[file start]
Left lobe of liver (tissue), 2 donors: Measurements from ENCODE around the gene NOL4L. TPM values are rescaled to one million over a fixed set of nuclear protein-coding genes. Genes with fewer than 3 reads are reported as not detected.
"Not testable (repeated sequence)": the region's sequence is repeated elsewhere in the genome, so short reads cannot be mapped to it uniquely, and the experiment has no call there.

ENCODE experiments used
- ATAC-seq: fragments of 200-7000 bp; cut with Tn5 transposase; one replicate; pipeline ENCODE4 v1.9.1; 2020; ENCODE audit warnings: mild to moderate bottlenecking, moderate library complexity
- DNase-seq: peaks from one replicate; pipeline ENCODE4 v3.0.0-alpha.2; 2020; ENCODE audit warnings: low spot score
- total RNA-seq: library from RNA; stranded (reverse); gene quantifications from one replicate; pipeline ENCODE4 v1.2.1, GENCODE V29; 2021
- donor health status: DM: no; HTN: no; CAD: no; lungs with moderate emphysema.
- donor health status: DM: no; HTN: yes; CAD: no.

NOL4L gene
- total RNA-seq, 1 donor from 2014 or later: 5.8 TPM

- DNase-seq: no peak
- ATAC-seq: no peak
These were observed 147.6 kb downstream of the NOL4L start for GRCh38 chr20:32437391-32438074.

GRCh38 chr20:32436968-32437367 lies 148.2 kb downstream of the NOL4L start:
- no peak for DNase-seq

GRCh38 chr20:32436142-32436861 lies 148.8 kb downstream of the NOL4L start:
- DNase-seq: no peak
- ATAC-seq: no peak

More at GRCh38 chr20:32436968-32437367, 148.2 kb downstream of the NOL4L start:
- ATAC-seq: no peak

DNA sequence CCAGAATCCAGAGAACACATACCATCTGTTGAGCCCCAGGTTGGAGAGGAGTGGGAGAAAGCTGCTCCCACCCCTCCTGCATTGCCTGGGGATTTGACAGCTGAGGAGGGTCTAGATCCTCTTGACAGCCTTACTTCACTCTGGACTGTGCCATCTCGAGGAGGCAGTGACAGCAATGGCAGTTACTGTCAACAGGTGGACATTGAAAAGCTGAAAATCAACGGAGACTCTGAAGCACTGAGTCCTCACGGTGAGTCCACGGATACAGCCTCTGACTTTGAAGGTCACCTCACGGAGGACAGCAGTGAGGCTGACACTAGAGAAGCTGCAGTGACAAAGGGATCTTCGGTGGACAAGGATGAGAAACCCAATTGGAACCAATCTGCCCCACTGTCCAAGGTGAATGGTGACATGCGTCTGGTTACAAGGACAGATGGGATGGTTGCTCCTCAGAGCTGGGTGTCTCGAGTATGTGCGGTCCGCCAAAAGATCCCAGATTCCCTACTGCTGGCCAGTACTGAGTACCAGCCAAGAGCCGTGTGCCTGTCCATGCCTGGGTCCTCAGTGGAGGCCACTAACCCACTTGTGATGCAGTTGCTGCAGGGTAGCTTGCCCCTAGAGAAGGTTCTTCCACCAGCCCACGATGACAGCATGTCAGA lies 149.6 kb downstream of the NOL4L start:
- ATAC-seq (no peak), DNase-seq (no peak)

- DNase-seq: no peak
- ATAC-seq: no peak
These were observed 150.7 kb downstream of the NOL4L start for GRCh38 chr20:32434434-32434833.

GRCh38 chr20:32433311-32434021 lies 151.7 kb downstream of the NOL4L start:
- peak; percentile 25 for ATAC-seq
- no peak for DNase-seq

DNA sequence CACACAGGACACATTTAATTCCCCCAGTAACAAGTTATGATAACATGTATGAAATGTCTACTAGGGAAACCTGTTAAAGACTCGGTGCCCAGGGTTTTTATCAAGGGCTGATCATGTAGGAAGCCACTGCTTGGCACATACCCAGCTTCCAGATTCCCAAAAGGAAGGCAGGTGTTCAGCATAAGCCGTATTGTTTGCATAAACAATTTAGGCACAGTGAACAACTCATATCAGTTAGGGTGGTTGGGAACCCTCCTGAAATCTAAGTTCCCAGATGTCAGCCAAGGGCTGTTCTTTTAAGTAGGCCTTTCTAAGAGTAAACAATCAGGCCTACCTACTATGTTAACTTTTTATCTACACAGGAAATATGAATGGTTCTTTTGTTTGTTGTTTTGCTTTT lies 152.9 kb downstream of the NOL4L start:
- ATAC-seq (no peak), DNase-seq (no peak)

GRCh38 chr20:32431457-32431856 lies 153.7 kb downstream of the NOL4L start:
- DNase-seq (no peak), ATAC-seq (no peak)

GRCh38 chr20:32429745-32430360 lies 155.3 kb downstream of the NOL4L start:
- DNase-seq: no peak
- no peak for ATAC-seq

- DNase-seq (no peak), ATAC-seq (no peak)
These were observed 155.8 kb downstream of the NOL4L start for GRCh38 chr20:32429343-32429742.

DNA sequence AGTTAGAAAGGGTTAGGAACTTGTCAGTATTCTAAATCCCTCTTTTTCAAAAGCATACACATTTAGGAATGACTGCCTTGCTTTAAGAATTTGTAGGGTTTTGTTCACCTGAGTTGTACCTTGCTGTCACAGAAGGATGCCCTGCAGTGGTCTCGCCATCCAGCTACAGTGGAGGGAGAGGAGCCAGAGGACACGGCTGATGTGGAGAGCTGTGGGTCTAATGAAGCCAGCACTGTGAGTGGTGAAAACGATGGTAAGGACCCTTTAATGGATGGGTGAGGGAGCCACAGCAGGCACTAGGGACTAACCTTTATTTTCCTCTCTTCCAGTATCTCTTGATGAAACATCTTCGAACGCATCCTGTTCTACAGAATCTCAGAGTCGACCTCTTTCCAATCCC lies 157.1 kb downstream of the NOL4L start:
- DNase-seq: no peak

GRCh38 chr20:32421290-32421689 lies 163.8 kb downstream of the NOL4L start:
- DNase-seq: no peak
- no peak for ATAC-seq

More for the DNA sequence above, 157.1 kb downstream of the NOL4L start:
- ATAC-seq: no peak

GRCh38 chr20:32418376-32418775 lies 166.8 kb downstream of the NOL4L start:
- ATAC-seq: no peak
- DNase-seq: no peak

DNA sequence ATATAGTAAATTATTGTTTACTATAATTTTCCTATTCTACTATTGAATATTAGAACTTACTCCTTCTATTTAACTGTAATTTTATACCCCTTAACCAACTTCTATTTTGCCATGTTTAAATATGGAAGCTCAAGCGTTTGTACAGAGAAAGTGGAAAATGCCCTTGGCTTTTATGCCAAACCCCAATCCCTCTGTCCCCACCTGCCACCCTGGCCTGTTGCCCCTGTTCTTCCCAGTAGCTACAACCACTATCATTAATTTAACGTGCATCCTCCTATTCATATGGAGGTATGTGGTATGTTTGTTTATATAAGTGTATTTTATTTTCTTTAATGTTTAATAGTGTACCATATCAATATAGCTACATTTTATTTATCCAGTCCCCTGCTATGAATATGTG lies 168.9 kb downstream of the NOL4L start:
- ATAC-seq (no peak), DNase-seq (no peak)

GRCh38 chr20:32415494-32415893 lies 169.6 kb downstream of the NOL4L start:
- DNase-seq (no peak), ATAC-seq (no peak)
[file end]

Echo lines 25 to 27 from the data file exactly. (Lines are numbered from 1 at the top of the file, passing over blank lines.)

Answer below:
These were observed 150.7 kb downstream of the NOL4L start for GRCh38 chr20:32434434-32434833.

GRCh38 chr20:32433311-32434021 lies 151.7 kb downstream of the NOL4L start:
- peak; percentile 25 for ATAC-seq